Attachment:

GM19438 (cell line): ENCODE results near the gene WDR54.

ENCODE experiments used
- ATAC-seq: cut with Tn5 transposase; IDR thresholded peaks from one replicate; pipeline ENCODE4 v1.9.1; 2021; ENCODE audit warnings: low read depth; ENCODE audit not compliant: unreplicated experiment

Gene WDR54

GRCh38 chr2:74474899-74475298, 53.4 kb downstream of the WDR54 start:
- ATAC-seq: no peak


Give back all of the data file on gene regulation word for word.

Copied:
GM19438 (cell line): ENCODE results near the gene WDR54.

ENCODE experiments used
- ATAC-seq: cut with Tn5 transposase; IDR thresholded peaks from one replicate; pipeline ENCODE4 v1.9.1; 2021; ENCODE audit warnings: low read depth; ENCODE audit not compliant: unreplicated experiment

Gene WDR54

GRCh38 chr2:74474899-74475298, 53.4 kb downstream of the WDR54 start:
- ATAC-seq: no peak